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Who may see the Acropolis? Global patterns of inequality and the right to tourism

In her contribution on the newly created right to tourism, Sabrina Tremblay-Huet convincingly states, that the social and economic phenomenon of tourism has been widely disregarded by the social sciences, law and philosophy due to the focus of the academia on migration. However, there are many reasons to highlight the growing relevance of tourism in world society: First, the tourist sector generates by now 10 percent of the world’s GDP. …

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A right to tourism – and the duty of hosting the leisure class

Some thoughts on the recent Convention on Tourism Ethics

The movement of bodies across borders attracts significant media and academic interest. This interest is often directed at specific forms of movement, such as refugees and economic migration. Another form of movement of bodies is having an important environmental, cultural, social and economic impact, albeit more quietly in the human rights realm: that of tourism, most especially mass tourism. Leisure tourism is not widely recognized as a serious area of …

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Rethinking containment through the EU-Libya Migration Deal

In response to Nils Muiznieks, Human Rights Commissioner of the Council of Europe who asked Italy to clarify its relationships with Libyan militia, the Italian Prime Minister Marco Minniti declared on October 11 that Italy’s goal is twofold: “to prevent migrant crossing which put life at risk […] and to grant that international standards are respected in Libya”. Minniti’s speech should be analysed in the light of the recent overt …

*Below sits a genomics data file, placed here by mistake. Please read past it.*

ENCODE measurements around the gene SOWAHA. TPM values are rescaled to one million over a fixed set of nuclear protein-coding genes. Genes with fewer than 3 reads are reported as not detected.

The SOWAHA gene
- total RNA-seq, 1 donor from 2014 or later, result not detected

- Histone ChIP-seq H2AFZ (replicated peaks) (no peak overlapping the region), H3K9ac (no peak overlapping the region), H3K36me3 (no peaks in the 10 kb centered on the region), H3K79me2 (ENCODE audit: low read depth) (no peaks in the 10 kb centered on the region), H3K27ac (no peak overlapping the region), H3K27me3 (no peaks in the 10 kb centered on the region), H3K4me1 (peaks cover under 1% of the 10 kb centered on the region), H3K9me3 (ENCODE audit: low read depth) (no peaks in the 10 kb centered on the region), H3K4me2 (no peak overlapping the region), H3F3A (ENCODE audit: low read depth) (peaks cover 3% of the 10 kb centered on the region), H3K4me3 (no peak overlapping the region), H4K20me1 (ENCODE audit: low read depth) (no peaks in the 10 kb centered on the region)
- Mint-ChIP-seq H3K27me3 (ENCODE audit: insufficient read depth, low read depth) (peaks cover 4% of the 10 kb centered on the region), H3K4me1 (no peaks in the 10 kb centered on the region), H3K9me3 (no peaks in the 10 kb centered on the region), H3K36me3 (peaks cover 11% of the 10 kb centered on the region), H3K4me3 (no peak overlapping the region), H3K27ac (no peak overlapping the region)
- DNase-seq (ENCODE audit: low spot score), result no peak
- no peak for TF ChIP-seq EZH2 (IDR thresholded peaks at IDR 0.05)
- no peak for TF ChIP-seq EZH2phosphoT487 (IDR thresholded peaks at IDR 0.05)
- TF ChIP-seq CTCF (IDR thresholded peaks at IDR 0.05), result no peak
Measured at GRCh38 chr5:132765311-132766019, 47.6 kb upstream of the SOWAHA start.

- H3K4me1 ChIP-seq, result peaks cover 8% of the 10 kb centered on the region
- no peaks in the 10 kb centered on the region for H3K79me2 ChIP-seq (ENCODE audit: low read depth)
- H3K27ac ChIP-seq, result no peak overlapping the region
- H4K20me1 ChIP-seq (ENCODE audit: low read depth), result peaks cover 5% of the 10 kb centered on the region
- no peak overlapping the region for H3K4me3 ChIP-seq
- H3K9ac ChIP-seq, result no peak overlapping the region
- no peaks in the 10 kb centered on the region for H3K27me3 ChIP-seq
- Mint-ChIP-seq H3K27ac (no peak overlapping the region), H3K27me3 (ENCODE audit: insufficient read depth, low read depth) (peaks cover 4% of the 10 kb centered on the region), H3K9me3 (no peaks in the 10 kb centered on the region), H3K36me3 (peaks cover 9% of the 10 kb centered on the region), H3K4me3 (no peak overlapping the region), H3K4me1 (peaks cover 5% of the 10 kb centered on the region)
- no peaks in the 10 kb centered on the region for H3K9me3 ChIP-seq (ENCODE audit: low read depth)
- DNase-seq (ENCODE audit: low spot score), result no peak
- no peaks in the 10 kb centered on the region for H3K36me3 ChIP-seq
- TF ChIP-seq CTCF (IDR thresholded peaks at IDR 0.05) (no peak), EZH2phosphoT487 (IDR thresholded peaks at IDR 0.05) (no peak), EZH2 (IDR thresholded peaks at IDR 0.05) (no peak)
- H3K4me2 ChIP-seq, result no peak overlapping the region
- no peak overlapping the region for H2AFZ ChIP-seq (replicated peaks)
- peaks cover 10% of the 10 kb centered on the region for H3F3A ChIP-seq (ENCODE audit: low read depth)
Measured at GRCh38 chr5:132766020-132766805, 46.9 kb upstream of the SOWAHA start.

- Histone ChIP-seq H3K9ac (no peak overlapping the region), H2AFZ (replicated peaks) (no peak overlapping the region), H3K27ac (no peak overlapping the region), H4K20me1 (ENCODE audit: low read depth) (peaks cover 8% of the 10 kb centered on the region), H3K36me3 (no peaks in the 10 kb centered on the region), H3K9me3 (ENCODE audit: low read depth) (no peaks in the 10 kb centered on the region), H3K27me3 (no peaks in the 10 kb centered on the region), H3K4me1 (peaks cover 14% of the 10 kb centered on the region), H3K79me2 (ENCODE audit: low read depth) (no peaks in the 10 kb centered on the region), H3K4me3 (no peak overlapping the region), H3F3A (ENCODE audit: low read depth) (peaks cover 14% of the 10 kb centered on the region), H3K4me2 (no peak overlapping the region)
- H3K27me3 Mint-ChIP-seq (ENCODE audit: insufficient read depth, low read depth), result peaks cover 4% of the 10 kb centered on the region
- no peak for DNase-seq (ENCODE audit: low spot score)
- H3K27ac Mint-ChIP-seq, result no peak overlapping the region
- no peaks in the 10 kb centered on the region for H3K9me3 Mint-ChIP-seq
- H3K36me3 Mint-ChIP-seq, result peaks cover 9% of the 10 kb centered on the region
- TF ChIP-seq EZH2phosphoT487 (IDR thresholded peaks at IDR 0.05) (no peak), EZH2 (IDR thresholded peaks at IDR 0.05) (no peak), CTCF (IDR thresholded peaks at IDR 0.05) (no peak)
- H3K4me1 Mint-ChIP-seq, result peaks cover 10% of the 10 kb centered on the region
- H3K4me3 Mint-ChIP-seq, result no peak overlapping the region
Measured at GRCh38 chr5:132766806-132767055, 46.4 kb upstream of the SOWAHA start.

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Brother, where art thou?

Libya, spaces of violence and the diffusion of knowledge

The key political question in recent months has been how to reduce the number of unauthorized migrants that arrive to Europe’s shores in rickety vessels from politically unstable countries in North Africa. The overwhelming majority of the more than 134.000 migrants that arrived by sea to Europe this year landed on Italian shores (approximately 103.300). Most of the migrants landing in Italy departed from wartorn Libya. Italy seems to have …

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Discussion

Combatting the legal side effects of privatized war

What has been achieved, and what still needs to be done in international legal scholarship on Private Military and Security Companies

This contribution continues our journal cooperation with the journal “Swiss Review of International & European Law“. Over the past twenty years a lively debate on the regulation of private military and security companies (PMSCs) in situations of armed conflict has developed. The time has come for an appraisal of the rich literature on the phenomenon. This post which is written in the context of the journal cooperation with the Swiss …